Not your average novel
It's the world's best-selling book and yet it is generally the least read in any household. Written several thousand years ago, it could certainly seem irrelevant at first glance. The fact that it is a tome can also be an enormously daunting prospect, especially when you are time-poor.
But the Bible isn't just your average novel. It's a love letter, storybook, history lesson, self-help guide and collection of inspirational quotes all rolled into one.
Research done by Baylor University found that Christians who read the Bible are more likely to actively seek social and economic justice; believe it's important to consume or use fewer goods; and are less likely to view religion and science as incompatible, among other moral and political issues.
Then there's another study published in the Mental Health, Religion and Culture journal, which showed that "Bible reading makes a small but unique contribution to promoting a sense of purpose in life among [13-15-year-olds]."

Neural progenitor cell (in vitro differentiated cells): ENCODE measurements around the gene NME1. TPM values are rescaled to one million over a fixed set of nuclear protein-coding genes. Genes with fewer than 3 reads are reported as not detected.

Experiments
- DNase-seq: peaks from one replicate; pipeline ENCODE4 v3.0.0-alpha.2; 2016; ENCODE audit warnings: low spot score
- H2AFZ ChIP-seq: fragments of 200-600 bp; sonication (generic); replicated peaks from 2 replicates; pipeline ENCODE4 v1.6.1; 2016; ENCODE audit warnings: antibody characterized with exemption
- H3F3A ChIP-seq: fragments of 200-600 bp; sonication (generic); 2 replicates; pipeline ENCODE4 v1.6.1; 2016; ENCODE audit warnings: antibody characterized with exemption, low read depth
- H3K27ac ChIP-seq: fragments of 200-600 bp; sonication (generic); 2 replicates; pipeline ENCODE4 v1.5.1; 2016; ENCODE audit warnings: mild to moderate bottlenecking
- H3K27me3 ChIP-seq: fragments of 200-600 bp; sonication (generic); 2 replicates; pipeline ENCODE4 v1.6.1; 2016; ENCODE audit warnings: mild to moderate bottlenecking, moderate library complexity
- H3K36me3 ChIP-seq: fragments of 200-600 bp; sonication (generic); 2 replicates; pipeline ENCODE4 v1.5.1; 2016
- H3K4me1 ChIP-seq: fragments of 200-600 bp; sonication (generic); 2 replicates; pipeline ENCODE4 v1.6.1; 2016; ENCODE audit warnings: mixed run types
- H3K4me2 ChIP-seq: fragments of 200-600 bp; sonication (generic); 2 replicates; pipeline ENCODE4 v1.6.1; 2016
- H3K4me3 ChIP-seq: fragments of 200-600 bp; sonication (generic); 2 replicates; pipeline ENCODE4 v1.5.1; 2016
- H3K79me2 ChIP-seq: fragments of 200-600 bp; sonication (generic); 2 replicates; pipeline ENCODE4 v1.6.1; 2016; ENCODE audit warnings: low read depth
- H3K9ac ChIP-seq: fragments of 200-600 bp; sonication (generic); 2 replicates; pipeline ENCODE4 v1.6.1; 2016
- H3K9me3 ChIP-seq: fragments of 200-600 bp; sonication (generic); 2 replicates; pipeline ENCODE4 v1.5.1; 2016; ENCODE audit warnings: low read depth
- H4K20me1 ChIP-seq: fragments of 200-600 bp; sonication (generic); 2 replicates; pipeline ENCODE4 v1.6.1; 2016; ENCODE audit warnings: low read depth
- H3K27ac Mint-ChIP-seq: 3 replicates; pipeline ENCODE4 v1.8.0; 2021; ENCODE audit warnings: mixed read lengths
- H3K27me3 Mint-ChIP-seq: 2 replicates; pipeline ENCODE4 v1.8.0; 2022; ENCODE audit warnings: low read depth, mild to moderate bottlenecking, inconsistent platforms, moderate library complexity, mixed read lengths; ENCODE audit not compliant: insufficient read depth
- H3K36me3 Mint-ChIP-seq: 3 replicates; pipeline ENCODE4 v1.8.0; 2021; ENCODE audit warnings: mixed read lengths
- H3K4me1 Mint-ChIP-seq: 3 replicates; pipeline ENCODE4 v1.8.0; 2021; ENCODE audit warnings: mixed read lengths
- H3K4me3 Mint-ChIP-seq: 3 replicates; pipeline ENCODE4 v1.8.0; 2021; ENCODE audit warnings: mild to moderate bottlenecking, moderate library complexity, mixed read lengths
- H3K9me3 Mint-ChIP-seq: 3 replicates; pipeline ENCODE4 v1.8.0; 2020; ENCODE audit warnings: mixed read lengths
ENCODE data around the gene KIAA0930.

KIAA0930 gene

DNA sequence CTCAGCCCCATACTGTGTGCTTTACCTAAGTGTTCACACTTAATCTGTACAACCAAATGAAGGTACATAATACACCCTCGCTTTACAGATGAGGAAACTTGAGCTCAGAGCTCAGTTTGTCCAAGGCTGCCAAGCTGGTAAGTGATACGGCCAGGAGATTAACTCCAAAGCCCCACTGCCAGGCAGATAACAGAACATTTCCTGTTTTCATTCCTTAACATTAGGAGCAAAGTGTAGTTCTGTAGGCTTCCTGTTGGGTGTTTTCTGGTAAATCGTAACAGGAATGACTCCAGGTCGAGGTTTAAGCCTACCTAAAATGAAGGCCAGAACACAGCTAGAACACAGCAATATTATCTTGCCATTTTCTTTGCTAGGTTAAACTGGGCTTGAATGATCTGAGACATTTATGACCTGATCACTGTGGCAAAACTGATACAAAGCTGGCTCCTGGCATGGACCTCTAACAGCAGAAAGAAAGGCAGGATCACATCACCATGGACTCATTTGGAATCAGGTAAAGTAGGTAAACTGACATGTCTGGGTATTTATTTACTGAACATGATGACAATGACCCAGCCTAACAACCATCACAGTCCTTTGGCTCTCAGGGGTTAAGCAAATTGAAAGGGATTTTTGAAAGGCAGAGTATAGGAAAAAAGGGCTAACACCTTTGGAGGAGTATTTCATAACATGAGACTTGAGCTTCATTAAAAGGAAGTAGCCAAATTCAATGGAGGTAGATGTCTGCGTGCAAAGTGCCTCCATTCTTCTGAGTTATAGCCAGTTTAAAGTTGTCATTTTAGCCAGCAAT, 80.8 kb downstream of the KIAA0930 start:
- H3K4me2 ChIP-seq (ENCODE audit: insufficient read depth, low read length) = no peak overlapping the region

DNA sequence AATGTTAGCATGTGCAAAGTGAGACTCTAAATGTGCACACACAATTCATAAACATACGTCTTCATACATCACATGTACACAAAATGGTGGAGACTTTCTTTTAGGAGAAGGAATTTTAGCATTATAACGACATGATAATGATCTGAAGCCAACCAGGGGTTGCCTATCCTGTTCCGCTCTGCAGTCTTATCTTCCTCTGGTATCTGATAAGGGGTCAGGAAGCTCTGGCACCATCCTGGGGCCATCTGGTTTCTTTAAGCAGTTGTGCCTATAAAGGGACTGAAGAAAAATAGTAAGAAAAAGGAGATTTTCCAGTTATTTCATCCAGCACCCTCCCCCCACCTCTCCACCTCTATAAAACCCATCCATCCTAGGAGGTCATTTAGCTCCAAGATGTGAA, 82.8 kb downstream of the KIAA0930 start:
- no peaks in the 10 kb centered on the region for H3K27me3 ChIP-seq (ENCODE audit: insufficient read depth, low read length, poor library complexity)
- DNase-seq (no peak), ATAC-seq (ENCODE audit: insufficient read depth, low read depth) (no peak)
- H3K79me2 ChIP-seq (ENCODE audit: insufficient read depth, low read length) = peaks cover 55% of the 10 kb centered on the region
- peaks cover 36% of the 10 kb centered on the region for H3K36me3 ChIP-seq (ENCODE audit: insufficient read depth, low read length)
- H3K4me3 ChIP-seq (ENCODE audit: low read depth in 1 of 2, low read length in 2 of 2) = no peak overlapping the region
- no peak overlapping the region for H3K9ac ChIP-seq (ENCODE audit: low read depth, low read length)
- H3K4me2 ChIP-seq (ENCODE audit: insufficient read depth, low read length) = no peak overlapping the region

And yet, those aren't the main reasons why Adventists study the Bible. We read the Bible to get to know the God who loves us; to learn from the stories and experiences of others; to discover the history of our origins; to be amazed by prophecy; to gain insight on how to live our lives; and to read God's many promises that give us hope, peace and confidence.
In a nutshell, Adventists study the Bible because they are in love with the Word, "and the Word was God" (John 1:1).